Inherently, none of this should make any sense. Why would being on team heads or team tails make a difference? Yet, people can’t help but think that way. It is innately human to categorize things and prioritize them in some kind of hierarchy whether we want to or not. As much as I want to root for the ideal of equality among genders, races, sexual orientation, etc. we just aren’t wired to think that way. There will always be something as meaningless as colour or name that will automatically throw off the balance.

What really fascinates me about the Marblelympics is that these things aren’t even alive! It’s basically high school physics all over again. Newton’s laws of motion. Literally balls rolling and bouncing off of stuff. But just because there is a scoring system and medals on the line, all of a sudden there are winners and losers. Assuming all marbles are made equal, none of it should matter because it’s all pure probability, pure chance (although I have a feeling some marbles are heavier than others, so basically they have good ‘genes’). Still, some teams reach the podium while others don’t.

Watching these marbles do their thing makes me consider how much of life really comes down to luck. We don’t choose the genes we inherit. We don’t choose the family we grow up with, or where we are raised. To some extent, we don’t even choose the schools we go to, because of distance, cost, admissions, etc. Going into more controversial territory, we don’t choose our personality and our intelligence either. We have the brain we are born with, and it sets us on a certain path.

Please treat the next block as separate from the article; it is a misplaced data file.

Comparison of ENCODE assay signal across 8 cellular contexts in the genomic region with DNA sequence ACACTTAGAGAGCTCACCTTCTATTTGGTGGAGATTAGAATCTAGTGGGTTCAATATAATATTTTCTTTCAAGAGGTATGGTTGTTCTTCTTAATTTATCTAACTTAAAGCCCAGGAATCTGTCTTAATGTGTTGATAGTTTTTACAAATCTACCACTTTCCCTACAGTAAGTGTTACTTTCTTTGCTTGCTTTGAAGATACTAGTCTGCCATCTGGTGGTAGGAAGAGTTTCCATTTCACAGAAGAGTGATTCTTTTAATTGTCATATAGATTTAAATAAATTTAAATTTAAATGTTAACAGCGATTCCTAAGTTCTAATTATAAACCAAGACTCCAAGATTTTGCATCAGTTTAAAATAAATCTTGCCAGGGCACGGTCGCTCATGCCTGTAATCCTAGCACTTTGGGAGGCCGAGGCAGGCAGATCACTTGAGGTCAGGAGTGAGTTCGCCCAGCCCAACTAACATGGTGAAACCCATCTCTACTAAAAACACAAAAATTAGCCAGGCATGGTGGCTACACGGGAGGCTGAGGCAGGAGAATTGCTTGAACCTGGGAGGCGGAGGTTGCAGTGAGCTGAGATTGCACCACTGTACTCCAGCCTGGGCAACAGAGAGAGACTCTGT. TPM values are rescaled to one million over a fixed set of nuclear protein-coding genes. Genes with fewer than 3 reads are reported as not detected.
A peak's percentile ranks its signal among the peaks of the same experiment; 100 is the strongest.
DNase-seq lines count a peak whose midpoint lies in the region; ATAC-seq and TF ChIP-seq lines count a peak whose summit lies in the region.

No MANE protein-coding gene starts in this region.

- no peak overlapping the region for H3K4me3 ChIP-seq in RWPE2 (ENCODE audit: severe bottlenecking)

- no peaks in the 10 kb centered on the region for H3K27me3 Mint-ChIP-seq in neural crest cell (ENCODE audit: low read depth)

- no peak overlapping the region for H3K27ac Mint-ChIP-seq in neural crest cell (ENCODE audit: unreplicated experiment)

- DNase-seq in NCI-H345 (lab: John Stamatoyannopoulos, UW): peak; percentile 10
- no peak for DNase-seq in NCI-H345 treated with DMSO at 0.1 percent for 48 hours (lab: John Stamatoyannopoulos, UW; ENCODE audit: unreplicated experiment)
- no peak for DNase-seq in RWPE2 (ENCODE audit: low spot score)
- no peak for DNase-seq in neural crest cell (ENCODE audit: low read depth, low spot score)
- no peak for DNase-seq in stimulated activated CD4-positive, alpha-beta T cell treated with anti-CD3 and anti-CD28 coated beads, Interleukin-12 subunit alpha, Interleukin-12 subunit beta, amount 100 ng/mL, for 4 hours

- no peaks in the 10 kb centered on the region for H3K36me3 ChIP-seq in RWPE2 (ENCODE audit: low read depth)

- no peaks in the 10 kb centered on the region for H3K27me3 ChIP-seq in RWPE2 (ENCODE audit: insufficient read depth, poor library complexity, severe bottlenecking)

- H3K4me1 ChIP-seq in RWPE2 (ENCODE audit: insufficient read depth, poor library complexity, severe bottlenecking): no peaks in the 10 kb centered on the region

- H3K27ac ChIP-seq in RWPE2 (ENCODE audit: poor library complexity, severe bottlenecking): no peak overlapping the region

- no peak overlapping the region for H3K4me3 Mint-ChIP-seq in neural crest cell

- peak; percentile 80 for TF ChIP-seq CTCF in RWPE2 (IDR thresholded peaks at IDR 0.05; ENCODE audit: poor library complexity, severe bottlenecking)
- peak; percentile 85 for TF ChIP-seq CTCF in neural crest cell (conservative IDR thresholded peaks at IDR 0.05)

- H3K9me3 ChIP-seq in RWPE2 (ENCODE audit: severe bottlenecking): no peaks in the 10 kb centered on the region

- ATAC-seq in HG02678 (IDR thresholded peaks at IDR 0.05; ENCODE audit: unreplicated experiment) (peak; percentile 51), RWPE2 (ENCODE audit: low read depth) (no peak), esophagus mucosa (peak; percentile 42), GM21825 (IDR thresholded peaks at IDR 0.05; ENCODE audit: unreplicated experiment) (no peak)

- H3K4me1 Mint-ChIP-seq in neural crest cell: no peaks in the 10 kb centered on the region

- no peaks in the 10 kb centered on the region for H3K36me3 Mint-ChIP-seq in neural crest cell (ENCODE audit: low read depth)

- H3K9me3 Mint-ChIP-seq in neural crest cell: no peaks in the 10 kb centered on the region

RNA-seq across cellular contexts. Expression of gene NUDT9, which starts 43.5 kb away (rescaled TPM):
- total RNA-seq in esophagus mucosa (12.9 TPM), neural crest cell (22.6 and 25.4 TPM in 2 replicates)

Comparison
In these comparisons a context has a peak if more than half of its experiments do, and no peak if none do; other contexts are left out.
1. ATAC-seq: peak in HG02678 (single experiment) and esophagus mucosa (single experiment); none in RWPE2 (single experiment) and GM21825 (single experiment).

Might get some hate here, but even in the world of sports, real human sports, how much of it is due to chance? Sure the athletes all train hard, but not all humans are equal and not all lives are equal. Some may have better genes to begin with that give them stronger or more flexible muscles, better recovery time, more mitochondria, faster growth. Some might have more money, better equipment, better trainers, less stress, more mental stability. In team sports, it can come down to the draft picks, group chemistry, the crowds, the lifestyle of the city, the community, maybe even the weather.

There are so many different factors at play at any given time that it is extremely difficult to parse them apart from one another and say that this specific thing is what will lead to a better outcome. Yet, like the marbles, there are still winners and losers. And, like the Marblelympics, people will take sides and root for their team. I’m not saying that this is a bad thing, but maybe it’s not worth rioting and burning down parts of your city when your team loses. If anything, we maybe able to learn some good lessons from these all-star marbles. That whether our team wins or loses, it’s all in good fun and it’s not worth putting others down. Cheer for your side. Just don’t be a dick. And lastly, it’s only fun when everyone has the same opportunity to win, so it’s ok to be a dick to cheaters.



Jacky Tang

A software-psychology guy breaking down the way we think as individuals and collectives